Defamation was decriminalized in 2012, but a parallel change to the civil defamation law authorized large fines for violators. Court procedures in defamation cases can be lengthy, though such suits are frequently dropped or settled out of court, often because defendants yield to the threat of crippling financial penalties. While courts have ruled in favor of journalists in a number of recent defamation suits, the Association of Journalists of Macedonia (ZNM) has noted that courts frequently consider defamation allegations in which the plaintiffs have failed to produce any evidence for their complaint, sometimes postponing preliminary hearings multiple times to allow the accusers to gather material, and that defendants are sometimes not promptly informed when cases are filed against them. Court procedures for defamation cases last longer than other types of trials, and the judiciary is subject to political interference. However, according to the ZNM, defamation cases against journalists have decreased in recent years.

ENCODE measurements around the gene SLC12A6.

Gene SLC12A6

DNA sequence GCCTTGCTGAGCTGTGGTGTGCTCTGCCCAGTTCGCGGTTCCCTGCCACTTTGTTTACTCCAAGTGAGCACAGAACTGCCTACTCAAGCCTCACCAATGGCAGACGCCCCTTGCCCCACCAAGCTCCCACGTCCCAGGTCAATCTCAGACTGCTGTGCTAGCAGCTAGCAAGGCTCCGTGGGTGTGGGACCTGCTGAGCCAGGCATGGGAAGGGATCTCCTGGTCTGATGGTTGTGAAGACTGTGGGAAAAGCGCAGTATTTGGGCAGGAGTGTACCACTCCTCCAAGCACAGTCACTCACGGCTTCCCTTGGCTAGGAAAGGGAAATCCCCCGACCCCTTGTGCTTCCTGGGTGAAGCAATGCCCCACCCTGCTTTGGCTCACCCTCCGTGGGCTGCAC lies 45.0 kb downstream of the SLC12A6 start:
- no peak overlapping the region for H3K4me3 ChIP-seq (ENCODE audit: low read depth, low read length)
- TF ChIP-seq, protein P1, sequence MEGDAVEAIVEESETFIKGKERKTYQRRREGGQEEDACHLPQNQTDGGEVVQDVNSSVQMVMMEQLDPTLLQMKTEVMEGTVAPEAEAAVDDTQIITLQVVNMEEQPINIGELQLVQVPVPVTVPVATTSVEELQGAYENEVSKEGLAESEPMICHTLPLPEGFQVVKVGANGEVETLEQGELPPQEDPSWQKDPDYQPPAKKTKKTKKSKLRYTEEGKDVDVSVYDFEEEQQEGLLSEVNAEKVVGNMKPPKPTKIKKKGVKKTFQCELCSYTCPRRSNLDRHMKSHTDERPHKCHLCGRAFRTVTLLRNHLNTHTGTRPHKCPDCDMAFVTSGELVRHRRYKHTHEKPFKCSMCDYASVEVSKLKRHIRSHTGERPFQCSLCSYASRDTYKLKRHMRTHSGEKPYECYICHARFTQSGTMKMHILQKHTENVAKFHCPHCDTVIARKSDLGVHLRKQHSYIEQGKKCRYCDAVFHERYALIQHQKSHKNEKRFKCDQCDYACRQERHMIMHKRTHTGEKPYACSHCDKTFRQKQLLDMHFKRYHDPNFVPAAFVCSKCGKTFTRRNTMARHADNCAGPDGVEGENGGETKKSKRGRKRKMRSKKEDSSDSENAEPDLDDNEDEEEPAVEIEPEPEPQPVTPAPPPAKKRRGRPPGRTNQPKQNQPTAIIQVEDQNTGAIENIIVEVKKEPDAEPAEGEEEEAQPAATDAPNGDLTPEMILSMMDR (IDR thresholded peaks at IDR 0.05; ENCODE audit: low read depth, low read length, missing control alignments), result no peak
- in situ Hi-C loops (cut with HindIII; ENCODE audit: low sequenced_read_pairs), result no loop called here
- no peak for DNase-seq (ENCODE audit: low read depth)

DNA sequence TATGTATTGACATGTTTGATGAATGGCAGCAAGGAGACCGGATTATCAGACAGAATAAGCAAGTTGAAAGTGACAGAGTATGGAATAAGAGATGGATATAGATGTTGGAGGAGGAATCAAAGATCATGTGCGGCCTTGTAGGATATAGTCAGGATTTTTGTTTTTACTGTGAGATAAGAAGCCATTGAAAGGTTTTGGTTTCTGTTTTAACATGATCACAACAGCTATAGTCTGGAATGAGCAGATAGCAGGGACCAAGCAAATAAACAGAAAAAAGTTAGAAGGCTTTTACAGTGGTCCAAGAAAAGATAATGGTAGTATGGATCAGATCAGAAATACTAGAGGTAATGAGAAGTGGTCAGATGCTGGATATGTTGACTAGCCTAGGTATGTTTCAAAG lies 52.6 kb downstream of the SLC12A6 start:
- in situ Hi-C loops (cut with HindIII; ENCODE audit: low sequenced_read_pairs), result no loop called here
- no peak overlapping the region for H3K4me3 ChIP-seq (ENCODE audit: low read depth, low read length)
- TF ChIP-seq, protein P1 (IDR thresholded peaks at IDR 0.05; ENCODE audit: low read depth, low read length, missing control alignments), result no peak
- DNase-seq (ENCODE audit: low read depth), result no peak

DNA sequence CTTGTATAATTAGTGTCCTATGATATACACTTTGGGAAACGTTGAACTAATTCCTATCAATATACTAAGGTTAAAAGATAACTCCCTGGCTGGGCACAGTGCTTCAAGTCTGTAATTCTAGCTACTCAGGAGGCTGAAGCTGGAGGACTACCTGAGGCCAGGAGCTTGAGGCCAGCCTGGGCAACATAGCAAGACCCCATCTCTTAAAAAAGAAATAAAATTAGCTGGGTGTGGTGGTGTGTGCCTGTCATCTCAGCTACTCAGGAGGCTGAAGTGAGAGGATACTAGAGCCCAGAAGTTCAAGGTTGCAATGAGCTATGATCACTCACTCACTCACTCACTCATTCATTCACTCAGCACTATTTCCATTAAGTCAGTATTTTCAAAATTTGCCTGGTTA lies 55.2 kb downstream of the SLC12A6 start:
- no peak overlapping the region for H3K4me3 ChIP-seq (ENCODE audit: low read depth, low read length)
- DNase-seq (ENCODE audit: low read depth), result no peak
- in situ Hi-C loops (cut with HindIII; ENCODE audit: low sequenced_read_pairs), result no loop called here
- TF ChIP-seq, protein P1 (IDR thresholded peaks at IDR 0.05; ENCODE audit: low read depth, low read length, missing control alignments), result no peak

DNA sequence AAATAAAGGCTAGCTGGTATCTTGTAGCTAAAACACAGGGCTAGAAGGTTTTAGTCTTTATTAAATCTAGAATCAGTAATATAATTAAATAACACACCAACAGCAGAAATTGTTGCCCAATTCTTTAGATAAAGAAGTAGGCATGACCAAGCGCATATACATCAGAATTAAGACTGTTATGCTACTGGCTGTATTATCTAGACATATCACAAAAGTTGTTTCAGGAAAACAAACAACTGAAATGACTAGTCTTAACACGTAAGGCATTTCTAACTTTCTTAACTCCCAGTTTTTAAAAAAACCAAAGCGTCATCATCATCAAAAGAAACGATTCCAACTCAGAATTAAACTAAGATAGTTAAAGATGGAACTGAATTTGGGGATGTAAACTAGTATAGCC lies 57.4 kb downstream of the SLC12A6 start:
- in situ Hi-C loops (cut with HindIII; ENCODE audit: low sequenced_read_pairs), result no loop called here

The law on open access to public information is selectively enforced. Journalists, for their part, are not well informed about the law and rarely use it. In May 2016, the ZNM submitted 105 requests to public institutions for data on the amount from their annual budgets spent on advertising campaigns. They received 80 responses, though not all responding institutions fully answered the questions.